Realism Versus Idealism
In my ideal life, I rise early, reflect quietly, exercise hard, and then eat a decent breakfast with plenty of coffee.
But real-world demands like getting kids to school on time, preparing for a meeting, or ironing a shirt often steamroll my hopes for reflection and exercise. I usually manage to get the coffee and the breakfast—and then more coffee at work.
Such is the case with many Americans as we make our way through life. Mundane but urgent matters seem to overwhelm more important goals, like regularly seeking spiritual nourishment.
Spiritual nourishment is the theme of this month’s Liguorian. Because we recognize that your real life and your ideal life may not always be the same, our intent is not to be preachy. Instead, we offer practical options and inspiration on how to nourish your spirit in the midst of life in the real world.
Mary McDonald’s article on devotional reading offers a nicely categorized list of books that can nourish the spirit. An article by Redemptorist Fr. Stephen Rehrauer presents thoughtful and practical suggestions for increasing our spiritual appetite and feeding our soul in the midst of a demanding society. And Redemptorist Fr. Byron Miller interviews jazz great Pete Fountain on what nourishes his spirit.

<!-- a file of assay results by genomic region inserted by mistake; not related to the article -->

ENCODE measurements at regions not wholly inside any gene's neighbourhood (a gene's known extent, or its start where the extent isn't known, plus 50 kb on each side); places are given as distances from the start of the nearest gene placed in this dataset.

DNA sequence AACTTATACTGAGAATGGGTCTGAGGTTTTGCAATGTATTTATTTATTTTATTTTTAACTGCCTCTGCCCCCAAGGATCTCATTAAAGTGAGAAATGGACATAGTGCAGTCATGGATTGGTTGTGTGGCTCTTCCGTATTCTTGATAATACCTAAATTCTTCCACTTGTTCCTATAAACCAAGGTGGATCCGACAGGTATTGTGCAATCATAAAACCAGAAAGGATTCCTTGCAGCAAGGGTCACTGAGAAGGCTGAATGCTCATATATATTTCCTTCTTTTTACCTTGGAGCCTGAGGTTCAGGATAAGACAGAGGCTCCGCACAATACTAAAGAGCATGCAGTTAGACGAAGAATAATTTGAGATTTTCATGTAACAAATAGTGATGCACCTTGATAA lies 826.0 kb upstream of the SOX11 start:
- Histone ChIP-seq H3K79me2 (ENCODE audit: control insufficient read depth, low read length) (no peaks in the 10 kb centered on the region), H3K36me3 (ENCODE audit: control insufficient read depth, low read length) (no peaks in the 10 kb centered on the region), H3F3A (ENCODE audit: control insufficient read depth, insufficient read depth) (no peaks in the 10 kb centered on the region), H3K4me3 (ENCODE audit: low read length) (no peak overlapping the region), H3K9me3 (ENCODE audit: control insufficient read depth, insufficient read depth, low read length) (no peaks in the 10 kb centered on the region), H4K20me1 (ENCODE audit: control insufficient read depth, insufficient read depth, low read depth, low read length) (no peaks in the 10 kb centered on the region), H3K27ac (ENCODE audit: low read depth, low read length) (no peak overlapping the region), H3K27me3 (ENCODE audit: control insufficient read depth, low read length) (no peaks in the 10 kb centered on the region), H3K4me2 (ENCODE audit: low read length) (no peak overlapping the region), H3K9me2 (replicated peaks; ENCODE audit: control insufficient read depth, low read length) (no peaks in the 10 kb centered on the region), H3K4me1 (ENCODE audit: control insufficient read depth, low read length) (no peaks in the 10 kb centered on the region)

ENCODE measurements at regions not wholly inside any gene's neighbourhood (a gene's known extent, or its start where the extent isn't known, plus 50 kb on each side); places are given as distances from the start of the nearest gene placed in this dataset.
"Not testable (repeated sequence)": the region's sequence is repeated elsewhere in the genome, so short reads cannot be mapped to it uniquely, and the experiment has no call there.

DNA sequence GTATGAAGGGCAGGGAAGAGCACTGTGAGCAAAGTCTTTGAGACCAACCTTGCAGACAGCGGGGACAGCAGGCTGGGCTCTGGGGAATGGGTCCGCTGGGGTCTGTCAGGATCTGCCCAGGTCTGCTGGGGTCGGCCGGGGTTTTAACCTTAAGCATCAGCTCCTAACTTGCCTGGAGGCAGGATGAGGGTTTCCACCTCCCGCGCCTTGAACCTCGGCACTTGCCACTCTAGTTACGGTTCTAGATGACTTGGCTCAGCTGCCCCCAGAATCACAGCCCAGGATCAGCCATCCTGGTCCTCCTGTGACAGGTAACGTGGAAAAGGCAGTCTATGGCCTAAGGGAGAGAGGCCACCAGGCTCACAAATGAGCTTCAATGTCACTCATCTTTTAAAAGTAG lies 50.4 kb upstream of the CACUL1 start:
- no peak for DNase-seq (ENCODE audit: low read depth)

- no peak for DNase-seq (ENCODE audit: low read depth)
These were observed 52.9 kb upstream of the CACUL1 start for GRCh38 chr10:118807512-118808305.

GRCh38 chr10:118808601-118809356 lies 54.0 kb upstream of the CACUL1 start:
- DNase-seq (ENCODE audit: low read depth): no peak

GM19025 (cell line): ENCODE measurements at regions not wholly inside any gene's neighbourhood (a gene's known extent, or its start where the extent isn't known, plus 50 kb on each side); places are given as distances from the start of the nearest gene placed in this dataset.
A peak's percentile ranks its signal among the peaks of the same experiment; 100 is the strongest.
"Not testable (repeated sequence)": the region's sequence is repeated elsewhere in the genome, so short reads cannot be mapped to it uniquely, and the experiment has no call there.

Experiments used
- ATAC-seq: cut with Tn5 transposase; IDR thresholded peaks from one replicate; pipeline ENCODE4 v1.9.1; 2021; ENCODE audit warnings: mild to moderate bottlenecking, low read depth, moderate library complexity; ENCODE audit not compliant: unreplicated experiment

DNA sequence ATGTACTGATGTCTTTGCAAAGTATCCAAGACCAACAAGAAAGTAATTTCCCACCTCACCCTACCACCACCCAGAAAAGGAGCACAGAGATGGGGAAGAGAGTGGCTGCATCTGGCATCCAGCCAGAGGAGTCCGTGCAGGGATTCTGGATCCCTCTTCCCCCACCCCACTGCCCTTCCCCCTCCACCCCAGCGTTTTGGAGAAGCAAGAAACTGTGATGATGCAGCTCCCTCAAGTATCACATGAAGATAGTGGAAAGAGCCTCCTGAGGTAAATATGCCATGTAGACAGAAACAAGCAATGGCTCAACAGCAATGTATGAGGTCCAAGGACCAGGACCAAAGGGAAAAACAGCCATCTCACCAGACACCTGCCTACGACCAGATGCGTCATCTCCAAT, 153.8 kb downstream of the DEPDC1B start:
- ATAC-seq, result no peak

For my part, I’ve reached an age when I understand that mastery is a journey, not a destination: I can get bits and pieces of spiritual nourishment throughout the day. I may not get a chance to pray and reflect in the morning, but I can do so on the way to work. I can take a few minutes before bed to read something spiritual. And I can talk about a homily with my kids on the way home from Mass. I don’t know of a better way to do something other than just to start doing it—even when the conditions aren’t perfect.
With that in mind, I’ll go for a quick walk. (Yes, it’s just a walk to the coffee machine. But it’s a start.)